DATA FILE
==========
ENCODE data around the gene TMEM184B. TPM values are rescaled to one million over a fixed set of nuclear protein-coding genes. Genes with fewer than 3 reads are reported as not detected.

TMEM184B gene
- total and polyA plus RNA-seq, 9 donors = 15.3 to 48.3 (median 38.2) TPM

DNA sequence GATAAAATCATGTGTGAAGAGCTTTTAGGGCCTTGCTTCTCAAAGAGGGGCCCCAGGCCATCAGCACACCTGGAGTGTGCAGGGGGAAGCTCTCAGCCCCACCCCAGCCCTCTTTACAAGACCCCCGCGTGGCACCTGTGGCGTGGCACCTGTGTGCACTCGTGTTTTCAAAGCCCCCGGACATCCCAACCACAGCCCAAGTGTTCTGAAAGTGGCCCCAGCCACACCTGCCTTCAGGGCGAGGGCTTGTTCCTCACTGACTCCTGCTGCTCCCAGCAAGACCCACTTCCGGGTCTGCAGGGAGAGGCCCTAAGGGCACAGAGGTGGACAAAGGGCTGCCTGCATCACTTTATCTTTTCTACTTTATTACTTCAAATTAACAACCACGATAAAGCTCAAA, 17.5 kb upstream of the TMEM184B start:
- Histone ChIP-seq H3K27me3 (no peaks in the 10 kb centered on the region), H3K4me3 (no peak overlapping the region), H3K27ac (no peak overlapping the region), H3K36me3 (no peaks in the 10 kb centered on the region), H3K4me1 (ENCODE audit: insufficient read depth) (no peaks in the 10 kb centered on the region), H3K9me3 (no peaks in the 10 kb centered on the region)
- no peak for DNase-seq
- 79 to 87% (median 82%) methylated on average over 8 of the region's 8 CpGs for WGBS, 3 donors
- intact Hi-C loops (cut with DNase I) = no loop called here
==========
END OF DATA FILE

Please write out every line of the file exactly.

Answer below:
ENCODE data around the gene TMEM184B. TPM values are rescaled to one million over a fixed set of nuclear protein-coding genes. Genes with fewer than 3 reads are reported as not detected.

TMEM184B gene
- total and polyA plus RNA-seq, 9 donors = 15.3 to 48.3 (median 38.2) TPM

DNA sequence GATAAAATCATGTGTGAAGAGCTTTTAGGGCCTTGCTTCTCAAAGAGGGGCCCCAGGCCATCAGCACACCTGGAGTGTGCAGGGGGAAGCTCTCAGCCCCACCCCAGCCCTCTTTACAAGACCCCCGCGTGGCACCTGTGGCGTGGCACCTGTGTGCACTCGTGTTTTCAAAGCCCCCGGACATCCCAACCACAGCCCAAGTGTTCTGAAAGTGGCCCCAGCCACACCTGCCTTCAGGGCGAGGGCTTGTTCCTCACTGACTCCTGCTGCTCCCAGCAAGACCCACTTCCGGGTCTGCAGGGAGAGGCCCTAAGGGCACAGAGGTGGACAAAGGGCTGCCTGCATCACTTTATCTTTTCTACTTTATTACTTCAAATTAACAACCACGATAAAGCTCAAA, 17.5 kb upstream of the TMEM184B start:
- Histone ChIP-seq H3K27me3 (no peaks in the 10 kb centered on the region), H3K4me3 (no peak overlapping the region), H3K27ac (no peak overlapping the region), H3K36me3 (no peaks in the 10 kb centered on the region), H3K4me1 (ENCODE audit: insufficient read depth) (no peaks in the 10 kb centered on the region), H3K9me3 (no peaks in the 10 kb centered on the region)
- no peak for DNase-seq
- 79 to 87% (median 82%) methylated on average over 8 of the region's 8 CpGs for WGBS, 3 donors
- intact Hi-C loops (cut with DNase I) = no loop called here